1. Introduction; 2. Ignorance and the practice of rule of law reform; 3. Projecting the rule of law; 4. Performing the rule of law; 5. Law and politics of rule of law performances; 6. Historicising rule of law performances; 7. The sociology of rule of law performers; 8. Conclusion
Adopts an interdisciplinary approach to study 'expert ignorance', or the power of experts who continually admit the limits of their knowledge.
Deval Desai is Lecturer in International Economic Law at the University of Edinburgh. He is a Fellow of the Royal Society of Arts and the Young Academy of Scotland and was an inaugural International Rule of Law Fellow at the Bingham Centre.
''Disenchanted' expertise that becomes 'self-denying' rests on and
professes ignorance. In this provocative, innovative, and elegant
book, Desai explores 'expert ignorance' in rule of law reform
performances. He argues that expert ignorance moves the rule of law
in the direction of 'Governance'. Critical and political, the
argument deserves engagement.' Anna Leander, Professor of
International Relations and Political Science, Geneva Graduate
'In this pathbreaking study of the field of rule of law reform, Desai explores the productive power of 'ignorance work' as a form of expert practice, examining the ways in which it helps to produce 'provisional, fluid, and reconfigurable' forms of the rule of law. With this innovative argument, which draws on his own years of experience as a practitioner in the field, Desai firmly establishes himself as one of the most insightful analysts of reflexive expertise, not only in the field of development but also beyond. This book is at the cutting edge of new thinking in critical development studies and global economic governance.' Andrew Lang, Chair in International Law and Global Governance, University of Edinburgh
'Desai applies a sophisticated theoretical perspective to critically examine the ideas and actions of law and development scholars and practitioners. This penetrating and challenging first-hand look at expert ignorance defies categorisation and stands out in imagination and insight.' Brian Tamanaha, John S. Lehmann University Professor, Washington University in St Louis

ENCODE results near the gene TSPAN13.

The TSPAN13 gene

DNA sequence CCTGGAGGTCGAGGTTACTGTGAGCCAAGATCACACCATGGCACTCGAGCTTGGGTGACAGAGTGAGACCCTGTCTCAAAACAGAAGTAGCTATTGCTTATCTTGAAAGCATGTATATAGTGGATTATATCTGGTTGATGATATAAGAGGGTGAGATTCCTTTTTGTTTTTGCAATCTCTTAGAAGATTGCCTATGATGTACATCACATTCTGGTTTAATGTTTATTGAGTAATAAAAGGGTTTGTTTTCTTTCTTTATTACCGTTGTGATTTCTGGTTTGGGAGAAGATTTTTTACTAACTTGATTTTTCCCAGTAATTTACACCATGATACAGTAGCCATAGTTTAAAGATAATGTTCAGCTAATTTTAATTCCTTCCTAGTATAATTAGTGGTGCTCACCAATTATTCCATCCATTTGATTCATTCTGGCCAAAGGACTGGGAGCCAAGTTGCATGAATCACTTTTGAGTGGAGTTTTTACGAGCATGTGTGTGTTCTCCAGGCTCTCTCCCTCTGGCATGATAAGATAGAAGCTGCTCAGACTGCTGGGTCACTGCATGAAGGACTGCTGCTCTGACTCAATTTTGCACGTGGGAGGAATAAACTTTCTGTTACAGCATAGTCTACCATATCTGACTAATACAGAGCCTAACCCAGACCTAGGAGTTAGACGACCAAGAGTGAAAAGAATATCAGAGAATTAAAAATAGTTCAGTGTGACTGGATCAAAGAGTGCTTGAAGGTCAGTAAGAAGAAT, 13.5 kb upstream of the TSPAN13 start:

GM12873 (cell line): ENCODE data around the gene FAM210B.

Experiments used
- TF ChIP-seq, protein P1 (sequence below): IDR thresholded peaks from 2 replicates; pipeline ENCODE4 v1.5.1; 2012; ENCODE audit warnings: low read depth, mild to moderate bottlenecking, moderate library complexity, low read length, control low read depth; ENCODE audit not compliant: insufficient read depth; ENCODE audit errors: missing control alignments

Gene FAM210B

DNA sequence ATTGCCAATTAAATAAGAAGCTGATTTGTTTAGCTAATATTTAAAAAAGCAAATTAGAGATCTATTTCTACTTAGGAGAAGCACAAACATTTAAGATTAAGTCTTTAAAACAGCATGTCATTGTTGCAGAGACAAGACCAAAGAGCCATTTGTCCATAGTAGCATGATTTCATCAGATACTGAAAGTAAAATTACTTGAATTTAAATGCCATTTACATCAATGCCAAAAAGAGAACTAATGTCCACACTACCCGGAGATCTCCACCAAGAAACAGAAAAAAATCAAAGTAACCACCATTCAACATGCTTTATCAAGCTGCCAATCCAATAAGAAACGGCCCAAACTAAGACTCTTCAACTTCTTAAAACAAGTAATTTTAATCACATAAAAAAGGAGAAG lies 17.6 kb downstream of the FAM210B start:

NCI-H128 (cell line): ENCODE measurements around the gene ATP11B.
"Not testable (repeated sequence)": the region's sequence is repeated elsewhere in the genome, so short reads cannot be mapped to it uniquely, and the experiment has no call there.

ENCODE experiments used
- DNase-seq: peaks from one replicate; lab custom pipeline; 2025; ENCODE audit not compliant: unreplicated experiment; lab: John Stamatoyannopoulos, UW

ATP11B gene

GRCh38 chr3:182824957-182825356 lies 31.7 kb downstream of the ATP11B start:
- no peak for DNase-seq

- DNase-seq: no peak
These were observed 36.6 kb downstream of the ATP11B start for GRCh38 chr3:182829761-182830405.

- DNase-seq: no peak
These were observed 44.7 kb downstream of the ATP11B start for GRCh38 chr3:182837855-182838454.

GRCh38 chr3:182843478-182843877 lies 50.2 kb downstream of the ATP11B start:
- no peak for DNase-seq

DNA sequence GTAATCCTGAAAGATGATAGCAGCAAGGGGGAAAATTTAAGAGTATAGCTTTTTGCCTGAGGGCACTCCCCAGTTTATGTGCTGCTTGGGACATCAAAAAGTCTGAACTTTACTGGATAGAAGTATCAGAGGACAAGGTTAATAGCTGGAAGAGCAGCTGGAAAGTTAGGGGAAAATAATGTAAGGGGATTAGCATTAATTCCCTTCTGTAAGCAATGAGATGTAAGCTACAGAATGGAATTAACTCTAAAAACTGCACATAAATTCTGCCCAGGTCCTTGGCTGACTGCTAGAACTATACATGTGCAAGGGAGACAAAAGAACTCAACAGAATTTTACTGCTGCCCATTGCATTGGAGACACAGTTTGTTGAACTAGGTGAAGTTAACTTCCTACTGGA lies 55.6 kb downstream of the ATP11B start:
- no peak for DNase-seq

'In international development, 'building the rule of law' has the paradoxical status of being perhaps its most widely supported yet least successful policy objective. To this day, its leading practitioners openly concede that they 'don't know what they are doing' - or, indeed, what the rule of law itself even is. Desai provides an insightful, compelling, and intellectually innovative explanation of this paradox: law and development is replete with expert ignorance, requiring its champions to simultaneously own and disown, deploy and withhold, assert and deny, their expertise - with all manner of vexing consequences. Forging a world in which its most marginalised citizens begin to experience the law as a legitimate, accessible, and effective part of the solution to (rather than a source and compounder of) their problems requires all of us to join Desai in diligently wrestling with this truly unique challenge, in an ongoing quest for the correspondingly unique responses it necessarily requires.' Michael Woolcock, World Bank and Harvard University
'This erudite, engaging, and elegantly crafted book trespasses disciplinary boundaries to offer rich and unexpected insights for legal and social theorists, scholars of development and international relations, and practitioners of all stripes. It demands reading by those with a critical orientation towards projects of legal change - and re-reading for Desai's eye for vivid social, political, and lived detail.' Shalini Randeria, President and Rector, Central European University